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Clinic Files Amicus Brief Arguing for Broader Access to Government Databases Through FOIA

BKC Cyberlaw Clinic instructional fellows Kendra Albert and Mason Kortz filed an amicus brief this week to the United States Court of Appeals for the Ninth Circuit that advocates for a new approach to Freedom of Information Act (FOIA) requests relating to databases in order to support data journalists, professors of journalism, and five media-related organizations in their ongoing work. 

The Cyberlaw Clinic’s amicus brief focused on whether searching, filtering, sorting, and other forms of database manipulation constitute the creation of a new record. By focusing on real-world uses of databases, amici show that there is no practical difference between accessing full records from a database and compiling a list of entries. Amici then point out that the content-index distinction has led to murky jurisprudence in the past and continuing to apply this distinction to databases would require arbitrary line-drawing and lead to absurd results. In the database context, almost any presentation of the data is a record that already exists, and agencies should be required to produce records accordingly.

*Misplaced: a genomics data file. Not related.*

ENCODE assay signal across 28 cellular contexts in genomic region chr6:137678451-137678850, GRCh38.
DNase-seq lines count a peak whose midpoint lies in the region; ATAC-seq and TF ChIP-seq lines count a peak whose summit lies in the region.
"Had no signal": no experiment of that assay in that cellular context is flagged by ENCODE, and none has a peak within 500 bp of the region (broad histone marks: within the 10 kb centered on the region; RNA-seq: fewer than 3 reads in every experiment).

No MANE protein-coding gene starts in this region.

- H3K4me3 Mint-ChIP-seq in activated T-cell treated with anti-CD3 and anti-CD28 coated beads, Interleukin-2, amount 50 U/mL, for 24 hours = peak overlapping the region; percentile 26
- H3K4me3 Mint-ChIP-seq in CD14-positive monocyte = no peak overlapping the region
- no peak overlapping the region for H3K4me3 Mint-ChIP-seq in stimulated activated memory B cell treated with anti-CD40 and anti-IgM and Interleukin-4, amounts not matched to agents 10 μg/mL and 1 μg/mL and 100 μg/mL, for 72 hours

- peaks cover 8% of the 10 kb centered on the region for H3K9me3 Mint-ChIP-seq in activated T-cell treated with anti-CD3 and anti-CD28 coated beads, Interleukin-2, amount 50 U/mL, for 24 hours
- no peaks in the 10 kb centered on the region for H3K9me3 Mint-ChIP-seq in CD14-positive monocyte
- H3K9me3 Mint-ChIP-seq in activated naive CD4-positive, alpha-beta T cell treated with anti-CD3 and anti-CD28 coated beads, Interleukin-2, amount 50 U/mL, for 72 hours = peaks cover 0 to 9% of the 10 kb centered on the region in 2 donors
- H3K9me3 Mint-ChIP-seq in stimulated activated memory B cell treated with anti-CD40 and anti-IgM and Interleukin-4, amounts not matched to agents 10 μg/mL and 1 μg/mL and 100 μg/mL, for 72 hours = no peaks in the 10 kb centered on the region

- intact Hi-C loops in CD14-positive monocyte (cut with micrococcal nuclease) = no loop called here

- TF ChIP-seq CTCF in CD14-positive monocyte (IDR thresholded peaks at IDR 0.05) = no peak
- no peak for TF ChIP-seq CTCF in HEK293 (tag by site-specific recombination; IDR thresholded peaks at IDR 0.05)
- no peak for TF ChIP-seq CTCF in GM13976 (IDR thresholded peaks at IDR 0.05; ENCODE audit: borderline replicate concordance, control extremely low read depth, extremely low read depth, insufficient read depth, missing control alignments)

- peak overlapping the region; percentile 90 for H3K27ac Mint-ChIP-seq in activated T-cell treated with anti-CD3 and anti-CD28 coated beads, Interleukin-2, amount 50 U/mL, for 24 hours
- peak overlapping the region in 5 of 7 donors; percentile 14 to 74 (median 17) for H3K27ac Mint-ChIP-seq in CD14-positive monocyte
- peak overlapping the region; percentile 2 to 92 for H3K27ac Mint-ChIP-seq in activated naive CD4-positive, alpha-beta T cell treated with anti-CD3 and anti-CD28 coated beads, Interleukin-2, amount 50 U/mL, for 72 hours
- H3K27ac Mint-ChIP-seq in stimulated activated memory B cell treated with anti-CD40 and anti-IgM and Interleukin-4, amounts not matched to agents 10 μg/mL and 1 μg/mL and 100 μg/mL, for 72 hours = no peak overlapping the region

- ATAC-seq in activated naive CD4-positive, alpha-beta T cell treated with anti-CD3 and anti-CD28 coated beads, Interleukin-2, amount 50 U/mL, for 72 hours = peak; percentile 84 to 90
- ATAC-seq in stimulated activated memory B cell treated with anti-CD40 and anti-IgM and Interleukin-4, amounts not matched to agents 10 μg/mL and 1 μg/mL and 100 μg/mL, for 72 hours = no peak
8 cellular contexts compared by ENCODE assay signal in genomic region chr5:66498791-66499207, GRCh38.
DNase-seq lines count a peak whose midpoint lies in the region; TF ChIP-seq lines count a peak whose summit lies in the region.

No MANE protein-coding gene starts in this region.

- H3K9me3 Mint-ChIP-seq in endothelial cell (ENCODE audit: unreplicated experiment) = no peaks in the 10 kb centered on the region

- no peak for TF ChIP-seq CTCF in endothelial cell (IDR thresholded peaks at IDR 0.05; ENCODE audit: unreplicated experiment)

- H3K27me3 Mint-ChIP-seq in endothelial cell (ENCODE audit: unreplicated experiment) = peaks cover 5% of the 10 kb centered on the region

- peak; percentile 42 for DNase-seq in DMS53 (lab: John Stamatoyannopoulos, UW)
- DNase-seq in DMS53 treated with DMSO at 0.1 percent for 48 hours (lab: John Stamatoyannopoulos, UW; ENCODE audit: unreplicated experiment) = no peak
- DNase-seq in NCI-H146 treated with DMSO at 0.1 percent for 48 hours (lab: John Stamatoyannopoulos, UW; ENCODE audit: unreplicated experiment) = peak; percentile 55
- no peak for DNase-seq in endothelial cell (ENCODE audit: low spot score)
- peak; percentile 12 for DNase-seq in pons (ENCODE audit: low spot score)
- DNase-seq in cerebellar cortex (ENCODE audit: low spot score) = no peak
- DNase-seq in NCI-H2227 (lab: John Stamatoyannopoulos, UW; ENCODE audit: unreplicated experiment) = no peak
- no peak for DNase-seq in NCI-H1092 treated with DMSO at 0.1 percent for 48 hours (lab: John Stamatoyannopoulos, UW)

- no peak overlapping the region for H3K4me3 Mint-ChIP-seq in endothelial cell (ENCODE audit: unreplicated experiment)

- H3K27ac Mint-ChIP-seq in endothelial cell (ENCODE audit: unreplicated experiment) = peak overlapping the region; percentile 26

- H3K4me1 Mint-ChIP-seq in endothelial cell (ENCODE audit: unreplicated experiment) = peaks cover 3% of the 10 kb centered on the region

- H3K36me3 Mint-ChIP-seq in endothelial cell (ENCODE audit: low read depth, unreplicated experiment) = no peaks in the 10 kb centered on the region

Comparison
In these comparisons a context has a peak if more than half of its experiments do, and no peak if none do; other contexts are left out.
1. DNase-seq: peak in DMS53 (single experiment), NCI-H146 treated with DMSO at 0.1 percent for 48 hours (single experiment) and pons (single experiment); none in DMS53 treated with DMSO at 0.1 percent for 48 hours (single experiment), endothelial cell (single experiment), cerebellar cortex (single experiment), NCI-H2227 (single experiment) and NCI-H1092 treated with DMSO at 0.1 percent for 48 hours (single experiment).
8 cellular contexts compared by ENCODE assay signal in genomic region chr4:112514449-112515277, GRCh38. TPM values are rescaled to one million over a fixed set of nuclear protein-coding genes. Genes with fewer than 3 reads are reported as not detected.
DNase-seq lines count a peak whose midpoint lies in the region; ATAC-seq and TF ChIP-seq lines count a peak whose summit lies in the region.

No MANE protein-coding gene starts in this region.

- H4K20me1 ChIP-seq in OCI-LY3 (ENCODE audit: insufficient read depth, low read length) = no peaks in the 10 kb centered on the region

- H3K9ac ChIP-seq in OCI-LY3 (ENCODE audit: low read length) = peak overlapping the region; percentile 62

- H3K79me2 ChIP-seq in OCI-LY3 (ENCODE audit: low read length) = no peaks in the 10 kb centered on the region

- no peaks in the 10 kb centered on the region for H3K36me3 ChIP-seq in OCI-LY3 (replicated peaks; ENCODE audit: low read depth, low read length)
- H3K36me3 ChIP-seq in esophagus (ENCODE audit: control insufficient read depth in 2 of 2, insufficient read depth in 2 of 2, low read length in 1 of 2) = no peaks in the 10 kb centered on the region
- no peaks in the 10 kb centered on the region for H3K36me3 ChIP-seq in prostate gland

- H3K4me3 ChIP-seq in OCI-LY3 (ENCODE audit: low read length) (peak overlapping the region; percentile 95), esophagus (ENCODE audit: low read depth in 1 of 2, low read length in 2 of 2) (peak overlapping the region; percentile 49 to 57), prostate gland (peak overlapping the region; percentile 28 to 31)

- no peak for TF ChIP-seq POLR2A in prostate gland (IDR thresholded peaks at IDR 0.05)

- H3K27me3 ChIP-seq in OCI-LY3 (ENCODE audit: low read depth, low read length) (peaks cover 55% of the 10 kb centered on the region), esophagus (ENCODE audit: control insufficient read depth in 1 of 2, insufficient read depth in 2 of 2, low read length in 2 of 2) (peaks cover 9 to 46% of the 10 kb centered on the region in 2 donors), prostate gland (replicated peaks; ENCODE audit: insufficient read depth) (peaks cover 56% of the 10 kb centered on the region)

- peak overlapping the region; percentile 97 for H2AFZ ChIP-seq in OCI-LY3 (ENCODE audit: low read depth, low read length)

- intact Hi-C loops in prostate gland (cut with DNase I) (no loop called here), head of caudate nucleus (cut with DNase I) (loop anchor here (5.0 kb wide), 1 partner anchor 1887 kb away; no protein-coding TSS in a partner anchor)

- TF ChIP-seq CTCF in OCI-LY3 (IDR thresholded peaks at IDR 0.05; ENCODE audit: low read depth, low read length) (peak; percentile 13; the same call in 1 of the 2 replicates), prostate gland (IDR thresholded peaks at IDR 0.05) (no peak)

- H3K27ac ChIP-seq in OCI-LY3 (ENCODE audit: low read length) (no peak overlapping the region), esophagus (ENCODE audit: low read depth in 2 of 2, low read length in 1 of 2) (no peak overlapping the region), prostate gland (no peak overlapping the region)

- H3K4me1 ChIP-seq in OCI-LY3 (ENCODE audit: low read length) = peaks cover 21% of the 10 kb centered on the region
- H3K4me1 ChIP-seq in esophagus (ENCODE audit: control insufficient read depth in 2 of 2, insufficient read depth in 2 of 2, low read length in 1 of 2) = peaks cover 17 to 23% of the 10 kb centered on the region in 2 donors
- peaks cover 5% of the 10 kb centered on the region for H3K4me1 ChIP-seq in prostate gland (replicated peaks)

Read more at The Cyberlaw Clinic... 

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